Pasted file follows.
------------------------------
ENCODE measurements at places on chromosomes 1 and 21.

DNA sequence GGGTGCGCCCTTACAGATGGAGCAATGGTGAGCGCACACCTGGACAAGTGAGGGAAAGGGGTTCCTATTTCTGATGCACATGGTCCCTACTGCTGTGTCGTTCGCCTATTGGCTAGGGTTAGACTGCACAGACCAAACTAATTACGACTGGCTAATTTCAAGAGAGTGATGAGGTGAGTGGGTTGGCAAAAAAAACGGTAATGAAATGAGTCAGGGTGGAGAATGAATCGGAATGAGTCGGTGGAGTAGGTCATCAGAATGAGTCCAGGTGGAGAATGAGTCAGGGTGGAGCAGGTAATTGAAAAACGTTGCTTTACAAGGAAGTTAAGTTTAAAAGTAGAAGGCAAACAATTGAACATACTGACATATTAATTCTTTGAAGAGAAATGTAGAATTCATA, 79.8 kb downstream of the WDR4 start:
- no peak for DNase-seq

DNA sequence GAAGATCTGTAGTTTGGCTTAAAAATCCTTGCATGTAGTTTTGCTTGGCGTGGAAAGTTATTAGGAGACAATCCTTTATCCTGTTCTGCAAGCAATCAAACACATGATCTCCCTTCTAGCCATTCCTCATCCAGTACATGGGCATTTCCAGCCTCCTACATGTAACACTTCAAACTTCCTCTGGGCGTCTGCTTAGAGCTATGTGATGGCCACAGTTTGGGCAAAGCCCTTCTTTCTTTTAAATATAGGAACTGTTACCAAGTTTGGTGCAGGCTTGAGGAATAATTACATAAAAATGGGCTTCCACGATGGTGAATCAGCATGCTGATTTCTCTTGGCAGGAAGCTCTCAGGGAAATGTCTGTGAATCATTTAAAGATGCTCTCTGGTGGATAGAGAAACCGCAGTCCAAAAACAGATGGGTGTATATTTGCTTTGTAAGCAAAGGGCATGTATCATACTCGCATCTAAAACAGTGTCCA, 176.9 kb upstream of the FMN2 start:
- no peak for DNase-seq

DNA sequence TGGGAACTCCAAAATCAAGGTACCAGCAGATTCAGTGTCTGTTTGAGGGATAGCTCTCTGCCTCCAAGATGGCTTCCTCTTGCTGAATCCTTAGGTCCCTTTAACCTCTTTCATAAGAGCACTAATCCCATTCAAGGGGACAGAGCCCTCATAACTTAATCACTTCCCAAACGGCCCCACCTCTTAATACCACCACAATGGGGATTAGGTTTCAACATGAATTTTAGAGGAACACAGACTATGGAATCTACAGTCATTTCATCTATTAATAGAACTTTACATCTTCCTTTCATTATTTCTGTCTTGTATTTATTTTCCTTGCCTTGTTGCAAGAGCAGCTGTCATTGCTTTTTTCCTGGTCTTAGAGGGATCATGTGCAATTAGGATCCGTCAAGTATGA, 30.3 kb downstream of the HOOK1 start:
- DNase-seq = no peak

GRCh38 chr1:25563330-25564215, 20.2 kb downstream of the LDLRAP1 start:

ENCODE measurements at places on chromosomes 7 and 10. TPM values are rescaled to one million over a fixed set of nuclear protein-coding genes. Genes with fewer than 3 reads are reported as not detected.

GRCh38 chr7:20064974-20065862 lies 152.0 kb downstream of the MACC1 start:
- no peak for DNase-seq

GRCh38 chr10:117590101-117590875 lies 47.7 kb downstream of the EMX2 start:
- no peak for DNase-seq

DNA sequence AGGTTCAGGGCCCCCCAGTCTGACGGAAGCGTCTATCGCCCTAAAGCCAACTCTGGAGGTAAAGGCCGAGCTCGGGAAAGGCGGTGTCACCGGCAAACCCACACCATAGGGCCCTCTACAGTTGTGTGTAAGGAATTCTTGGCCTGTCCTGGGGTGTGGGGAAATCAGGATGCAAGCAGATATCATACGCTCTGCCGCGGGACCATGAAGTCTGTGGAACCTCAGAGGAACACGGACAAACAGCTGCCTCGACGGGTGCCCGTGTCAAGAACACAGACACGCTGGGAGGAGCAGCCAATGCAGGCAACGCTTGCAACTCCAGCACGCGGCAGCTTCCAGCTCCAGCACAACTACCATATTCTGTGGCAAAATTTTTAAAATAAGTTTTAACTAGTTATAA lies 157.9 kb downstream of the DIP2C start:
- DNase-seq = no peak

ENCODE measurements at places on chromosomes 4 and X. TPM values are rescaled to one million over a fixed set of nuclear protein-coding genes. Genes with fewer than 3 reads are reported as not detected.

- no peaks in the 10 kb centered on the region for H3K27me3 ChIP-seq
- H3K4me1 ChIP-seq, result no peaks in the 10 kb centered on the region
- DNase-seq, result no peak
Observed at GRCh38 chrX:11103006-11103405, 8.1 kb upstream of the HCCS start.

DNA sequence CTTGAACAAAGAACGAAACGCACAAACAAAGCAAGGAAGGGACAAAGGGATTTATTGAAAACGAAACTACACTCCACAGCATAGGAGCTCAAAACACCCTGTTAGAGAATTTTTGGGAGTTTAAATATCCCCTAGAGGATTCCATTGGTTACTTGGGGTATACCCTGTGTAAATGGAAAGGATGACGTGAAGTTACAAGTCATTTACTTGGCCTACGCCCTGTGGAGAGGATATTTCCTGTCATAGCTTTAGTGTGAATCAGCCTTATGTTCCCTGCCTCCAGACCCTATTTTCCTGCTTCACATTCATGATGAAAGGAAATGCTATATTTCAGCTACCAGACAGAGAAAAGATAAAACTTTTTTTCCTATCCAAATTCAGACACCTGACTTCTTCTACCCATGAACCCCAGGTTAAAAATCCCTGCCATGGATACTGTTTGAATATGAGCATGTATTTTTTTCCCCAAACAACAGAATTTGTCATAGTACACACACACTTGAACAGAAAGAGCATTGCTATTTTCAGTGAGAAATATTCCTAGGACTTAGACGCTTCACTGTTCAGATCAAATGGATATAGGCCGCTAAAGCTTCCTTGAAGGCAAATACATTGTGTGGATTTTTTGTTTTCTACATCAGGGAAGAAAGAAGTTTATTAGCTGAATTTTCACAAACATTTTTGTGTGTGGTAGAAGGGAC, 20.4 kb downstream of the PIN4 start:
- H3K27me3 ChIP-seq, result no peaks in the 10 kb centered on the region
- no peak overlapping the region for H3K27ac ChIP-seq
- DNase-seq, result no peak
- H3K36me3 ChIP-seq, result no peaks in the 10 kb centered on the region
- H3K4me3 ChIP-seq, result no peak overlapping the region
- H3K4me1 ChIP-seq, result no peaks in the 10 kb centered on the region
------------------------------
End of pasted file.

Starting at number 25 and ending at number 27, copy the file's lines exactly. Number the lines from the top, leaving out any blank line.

- H3K36me3 ChIP-seq, result no peaks in the 10 kb centered on the region
- H3K4me3 ChIP-seq, result no peak overlapping the region
- H3K4me1 ChIP-seq, result no peaks in the 10 kb centered on the region